Amazon and Sony Pictures TV have struck a deal that will bring an extensive catalog of legendary producer Norman Lear’s shows to the Amazon’s Prime Video and IMDb TV streaming services. The titles headed to the two platforms are Maude, All in the Family, The Jeffersons, 227, Good Times, the original One Day at a Time, Diff’rent Strokes, Sanford & Son and Sanford.
The network premiere of Pop TV’s One Day a Time reboot of the Norman Lear classic, originally slated for Monday, Oct. 5, has been pushed by a week, to Monday, Oct. 12. The reason is the move of the New England Patriots game against the Kansas City Chiefs from Sunday, Oct. 4, to Monday, Oct. 5, after Patriots star quarterback Cam Newton and then Chiefs practice squad quarterback Jordan Ta’amu tested positive for the coronavirus. CBS will carry that game, which starts at 7 p.m. ET.
CBS has reshuffled its early fall schedule with a mix of acquisitions, scripted series from other areas of the company and non-scripted programming as it deals with the ongoing impact of COVID-19. he broadcast network is adding Star Trek: Discovery, One Day At A Time and Spectrum’s Manhunt: Deadly Games as well as a documentary spin-off of FBI to the schedule in September and October.
The CBS Corp.-owned cable channel Pop TV said Thursday it’s greenlighted a new season of the reboot canceled by Netflix.
The departure of two Latino-themed shows — Netflix’s One Day at a Time and CW’s Jane the Virgin — demonstrates the challenges such projects still encounter on networks and streaming services. Networks may feel pressure to tap into the growing Latino population — now the largest minority group in the U.S. — but the shows often receive limited promotions and are on a short leash from executives who want to see good ratings fast.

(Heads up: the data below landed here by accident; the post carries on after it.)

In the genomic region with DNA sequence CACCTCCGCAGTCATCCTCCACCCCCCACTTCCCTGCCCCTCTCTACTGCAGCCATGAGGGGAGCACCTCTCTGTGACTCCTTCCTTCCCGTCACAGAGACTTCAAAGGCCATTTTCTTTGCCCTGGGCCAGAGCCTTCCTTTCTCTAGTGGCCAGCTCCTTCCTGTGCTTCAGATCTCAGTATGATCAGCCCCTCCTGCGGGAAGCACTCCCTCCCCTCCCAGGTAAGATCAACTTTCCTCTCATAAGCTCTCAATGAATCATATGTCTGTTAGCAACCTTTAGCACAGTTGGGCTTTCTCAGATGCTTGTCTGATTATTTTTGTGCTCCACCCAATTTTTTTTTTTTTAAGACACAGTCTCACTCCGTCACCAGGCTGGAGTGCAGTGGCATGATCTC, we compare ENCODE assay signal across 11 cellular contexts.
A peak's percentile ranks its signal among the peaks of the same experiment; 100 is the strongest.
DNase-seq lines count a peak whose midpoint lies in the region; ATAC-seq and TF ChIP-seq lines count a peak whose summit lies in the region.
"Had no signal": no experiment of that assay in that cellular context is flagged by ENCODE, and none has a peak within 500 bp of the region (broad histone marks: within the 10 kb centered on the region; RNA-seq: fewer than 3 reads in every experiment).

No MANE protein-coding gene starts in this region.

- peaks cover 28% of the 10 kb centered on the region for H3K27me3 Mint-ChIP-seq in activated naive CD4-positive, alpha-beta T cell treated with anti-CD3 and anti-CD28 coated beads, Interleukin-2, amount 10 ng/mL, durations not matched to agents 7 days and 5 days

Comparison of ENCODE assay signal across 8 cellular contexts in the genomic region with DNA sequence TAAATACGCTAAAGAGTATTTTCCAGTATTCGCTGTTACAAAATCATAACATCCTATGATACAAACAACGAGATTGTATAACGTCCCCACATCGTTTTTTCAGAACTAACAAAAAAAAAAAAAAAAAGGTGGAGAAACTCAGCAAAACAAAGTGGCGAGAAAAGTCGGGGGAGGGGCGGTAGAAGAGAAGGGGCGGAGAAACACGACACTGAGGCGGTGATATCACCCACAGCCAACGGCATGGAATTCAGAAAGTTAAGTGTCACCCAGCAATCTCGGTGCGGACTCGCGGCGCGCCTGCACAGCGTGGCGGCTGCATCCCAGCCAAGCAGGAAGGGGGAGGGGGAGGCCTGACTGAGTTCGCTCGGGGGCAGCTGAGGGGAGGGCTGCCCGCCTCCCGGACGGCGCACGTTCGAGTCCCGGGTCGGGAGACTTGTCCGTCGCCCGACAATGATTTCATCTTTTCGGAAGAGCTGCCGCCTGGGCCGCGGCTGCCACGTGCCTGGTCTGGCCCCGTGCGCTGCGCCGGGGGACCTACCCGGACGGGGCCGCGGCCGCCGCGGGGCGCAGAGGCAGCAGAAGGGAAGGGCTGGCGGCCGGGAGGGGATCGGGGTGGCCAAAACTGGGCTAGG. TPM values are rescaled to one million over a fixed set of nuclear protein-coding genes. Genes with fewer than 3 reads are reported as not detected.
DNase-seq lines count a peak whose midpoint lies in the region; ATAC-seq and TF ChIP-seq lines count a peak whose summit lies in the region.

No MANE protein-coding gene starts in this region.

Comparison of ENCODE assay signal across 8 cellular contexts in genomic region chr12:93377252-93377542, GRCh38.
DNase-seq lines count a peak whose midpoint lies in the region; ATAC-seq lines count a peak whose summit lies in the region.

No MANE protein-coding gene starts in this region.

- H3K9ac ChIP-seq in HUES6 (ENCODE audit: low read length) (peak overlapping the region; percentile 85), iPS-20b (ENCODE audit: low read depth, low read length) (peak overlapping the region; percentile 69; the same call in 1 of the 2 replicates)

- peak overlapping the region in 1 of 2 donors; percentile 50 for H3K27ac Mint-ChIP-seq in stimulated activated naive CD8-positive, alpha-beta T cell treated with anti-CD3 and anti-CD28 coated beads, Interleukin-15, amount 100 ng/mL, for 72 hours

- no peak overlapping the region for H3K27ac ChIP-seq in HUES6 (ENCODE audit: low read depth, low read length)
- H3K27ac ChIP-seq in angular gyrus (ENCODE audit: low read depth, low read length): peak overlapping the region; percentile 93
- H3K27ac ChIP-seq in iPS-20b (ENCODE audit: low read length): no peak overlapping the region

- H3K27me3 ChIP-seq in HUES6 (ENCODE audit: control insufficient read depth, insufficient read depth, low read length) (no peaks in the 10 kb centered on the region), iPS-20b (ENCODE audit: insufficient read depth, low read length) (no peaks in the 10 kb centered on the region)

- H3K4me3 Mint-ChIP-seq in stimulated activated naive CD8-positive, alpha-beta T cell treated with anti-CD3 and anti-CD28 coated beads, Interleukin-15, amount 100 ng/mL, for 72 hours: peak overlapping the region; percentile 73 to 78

One Day at a Time has been canceled at Netflix after three seasons. According to an individual with knowledge of the situation, producer Sony Pictures Television plans to shop the series elsewhere. The reboot of the classic Norman Lear sitcom was co-created Gloria Calderon Kellett and Mike Royce, who also serve as co-showrunners.
NEW YORK (AP) — The television revivals at Netflix that began in February with “Fuller House” continue as the streaming network announces premiere dates for two more series reboots. Netflix says “Gilmore Girls: A Year in the Life” will debut globally on Nov. 25. A new Latino version of “One Day at a Time” premieres […]
Bonnie Franklin, the TV and stage actress who starred in One Day at a Time, TV’s first sitcom built around a divorced-woman protagonist, died last Friday. The Norman Lear sitcom ran for nine seasons from 1975 to 1984. One Day at a Time didn’t get quite the recognition or canonical status of other Lear shows like All in the Family, Maude or Good Times. But what it was grappling with was just as real and distinctive: Franklin’s Ann Romano, who learned to assert and take care of herself later in life, was trying to give her daughters a stronger, more confident start than she had. Bringing dramatic weight to a comedy role, Franklin made Ann a life force while always conveying how much work it was to be her.